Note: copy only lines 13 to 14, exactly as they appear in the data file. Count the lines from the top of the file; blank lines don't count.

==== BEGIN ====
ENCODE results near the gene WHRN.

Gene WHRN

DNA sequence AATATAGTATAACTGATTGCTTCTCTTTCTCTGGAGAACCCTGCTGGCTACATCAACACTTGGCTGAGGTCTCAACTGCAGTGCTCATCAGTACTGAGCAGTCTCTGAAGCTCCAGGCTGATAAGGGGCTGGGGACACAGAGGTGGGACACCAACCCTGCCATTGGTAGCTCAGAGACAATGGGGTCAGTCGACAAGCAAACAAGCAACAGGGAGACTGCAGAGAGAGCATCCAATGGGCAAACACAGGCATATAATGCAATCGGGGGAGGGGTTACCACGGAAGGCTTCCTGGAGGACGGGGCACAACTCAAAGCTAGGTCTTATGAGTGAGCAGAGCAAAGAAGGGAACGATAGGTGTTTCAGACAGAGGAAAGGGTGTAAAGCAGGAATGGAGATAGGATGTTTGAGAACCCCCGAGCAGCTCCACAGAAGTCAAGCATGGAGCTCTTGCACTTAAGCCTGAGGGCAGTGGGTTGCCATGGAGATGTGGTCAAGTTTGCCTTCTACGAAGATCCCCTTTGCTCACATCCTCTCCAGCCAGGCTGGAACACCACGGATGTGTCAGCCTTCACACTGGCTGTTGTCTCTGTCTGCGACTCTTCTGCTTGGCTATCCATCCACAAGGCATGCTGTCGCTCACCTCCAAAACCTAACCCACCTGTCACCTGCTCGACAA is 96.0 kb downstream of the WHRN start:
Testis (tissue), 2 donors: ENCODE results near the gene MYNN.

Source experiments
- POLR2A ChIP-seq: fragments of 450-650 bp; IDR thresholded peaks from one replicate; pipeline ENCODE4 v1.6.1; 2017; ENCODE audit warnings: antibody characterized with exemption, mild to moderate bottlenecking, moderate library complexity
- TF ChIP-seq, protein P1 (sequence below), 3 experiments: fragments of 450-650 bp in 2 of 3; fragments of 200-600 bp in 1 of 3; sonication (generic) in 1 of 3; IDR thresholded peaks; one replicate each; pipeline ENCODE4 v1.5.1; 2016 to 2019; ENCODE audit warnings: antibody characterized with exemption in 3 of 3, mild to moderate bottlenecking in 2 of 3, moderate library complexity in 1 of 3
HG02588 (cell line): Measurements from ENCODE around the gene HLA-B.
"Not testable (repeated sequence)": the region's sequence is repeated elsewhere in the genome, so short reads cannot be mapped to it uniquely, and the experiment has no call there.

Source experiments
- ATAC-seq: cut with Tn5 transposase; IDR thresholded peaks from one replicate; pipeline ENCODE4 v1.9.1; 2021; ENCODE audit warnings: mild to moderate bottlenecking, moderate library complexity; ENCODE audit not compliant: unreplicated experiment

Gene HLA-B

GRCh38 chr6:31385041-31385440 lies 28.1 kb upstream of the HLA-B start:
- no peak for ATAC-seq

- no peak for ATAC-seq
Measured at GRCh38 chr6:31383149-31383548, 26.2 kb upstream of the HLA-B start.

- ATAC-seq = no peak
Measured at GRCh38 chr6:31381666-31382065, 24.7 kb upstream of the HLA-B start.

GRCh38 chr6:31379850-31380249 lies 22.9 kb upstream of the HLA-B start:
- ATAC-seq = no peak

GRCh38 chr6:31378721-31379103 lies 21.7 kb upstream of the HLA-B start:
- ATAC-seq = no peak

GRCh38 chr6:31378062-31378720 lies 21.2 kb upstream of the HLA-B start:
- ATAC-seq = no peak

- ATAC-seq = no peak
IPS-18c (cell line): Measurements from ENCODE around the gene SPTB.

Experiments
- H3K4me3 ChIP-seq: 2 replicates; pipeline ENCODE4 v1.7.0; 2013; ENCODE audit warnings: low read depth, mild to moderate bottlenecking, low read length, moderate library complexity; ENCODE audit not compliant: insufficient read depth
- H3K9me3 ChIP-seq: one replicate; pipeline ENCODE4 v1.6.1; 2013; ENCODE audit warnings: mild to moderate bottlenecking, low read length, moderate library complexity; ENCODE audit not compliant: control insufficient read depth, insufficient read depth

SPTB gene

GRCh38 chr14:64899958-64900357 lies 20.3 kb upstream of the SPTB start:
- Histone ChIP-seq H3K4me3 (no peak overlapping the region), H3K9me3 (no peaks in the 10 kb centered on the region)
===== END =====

GRCh38 chr6:31385041-31385440 lies 28.1 kb upstream of the HLA-B start:
- no peak for ATAC-seq